A fifth-straight win was taken off the table after August CPI numbers surprised on the upside.
And it looks like there’s nothing to sway the Fed from a 75-basis-point hike this month. Still, when it does look like CPI is peaking, our chart of the day below has some good news for investors.
Onto our call of the day, which comes from one of Wall Street’s staunchest bulls, JPMorgan’s Marko Kolanovic, who is betting on a soft landing for the global economy. The chief market strategist was spot on with a call for stocks to rally this summer, and was heard last month telling investors to hang on, as the gains aren’t over.
For starters, investors need to trust the data more and obsess over central banks less, he says.
“We maintain that economic data and investor positioning are more important factors for risky asset performance than central bank rhetoric. And the data appear to be increasingly supportive of a soft landing (rather than global recession), given moderating inflation and wage pressures, rebounding growth indicators, and stabilizing consumer confidence,” Kolanovic told clients in a new note.
He sees a global recession as avoidable owing to expectations China and Europe will support their needy economies. Low investor positioning and sentiment should also “continue to provide tailwinds for risky assets, despite the more hawkish central bank rhetoric recently.”
Among those assets, JPM is keeping an “aggressive overweight” in commodities and commodity-sensitive assets, due to a supercycle thesis and to hedge for inflation and geopolitical risks.
Kolanovic suggests buying the dip on energy as there is no solution to Europe’s current crisis in sight and markets are yet to price in weaker prospects for an Iran nuclear deal or G-7 progress on Russian oil price caps.
He is also staying bullish on equities, specifically cyclicals, small-caps and EM/China over expensive defensives.
Unlike energy, “defensive industries have outperformed on multiple expansion and are trading at near record premium vs. the market,” said the strategist who adds that central bank tightening and labor resiliency may keep rates higher for longer, capping multiples for long-duration growth and tech.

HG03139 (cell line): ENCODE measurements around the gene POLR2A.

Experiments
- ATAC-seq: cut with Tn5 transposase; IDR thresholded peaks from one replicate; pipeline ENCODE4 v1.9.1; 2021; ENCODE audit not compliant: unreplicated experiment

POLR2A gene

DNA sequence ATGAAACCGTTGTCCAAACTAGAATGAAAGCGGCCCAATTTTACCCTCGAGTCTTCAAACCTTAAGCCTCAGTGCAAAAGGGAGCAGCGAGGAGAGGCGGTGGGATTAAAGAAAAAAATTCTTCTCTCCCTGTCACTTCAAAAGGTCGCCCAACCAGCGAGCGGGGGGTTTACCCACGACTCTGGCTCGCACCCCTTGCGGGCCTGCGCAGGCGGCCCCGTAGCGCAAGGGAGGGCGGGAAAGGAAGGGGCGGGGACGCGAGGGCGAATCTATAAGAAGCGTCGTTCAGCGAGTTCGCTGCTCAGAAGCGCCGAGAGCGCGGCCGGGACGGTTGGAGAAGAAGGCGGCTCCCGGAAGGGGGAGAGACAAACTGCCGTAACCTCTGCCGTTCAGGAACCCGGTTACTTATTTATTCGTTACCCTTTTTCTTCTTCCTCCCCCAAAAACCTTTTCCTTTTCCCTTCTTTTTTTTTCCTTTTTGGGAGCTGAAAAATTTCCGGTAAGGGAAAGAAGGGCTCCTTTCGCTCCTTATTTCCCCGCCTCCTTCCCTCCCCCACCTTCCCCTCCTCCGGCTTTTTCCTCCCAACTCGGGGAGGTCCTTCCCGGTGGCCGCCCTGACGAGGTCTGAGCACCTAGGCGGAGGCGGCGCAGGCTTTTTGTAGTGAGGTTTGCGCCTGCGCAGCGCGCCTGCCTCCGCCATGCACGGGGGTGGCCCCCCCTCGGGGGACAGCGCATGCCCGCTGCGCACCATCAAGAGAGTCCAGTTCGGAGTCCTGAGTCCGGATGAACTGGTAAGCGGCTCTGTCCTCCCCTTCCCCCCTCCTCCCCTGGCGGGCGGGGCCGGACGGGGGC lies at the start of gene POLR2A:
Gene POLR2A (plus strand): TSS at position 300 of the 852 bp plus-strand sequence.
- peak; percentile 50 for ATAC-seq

Midterms are also weighing into the bank’s equation for riskier assets. “Given the lag it takes for rate hikes to work through the system, and with just one month before very important US elections, we believe it would be a mistake for the Fed to increase risk of a hawkish policy error and endanger market stability,” said Kolanovic.
Post data, stock futures ES00,
Ouch. September CPI rose 0.1% on the month, above expectations, while core CPI — stripping out food and energy— climbed 0.6%. On an annual basis CPI slowed to 8.3% — less than epxected — from 8.5%. Ahead of that, the latest small-business sentiment index showed a rise in confidence. The Federal budget is due later.
HBO had a big night at the Emmy’s sweeping past Netflix NFLX,
A Russian unit designed as a front-line defense against a NATO attack has apparently been badly damaged in the latest Ukraine advance.
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In five of seven historical inflationary surges, “the S&P 500 either bottomed coincident with or in advance of the ultimate inflation peak,” says Jim Paulson, chief investment strategist of The Leuthold Group.
Among the exceptions, in one instance the stock market moved sideways for months after that peak, though didn’t see big moves lower. And in 1970, stocks moved south even after that inflation high, though downswing was brief and the S&P 500 fully recovered after a few months, notes the strategist.
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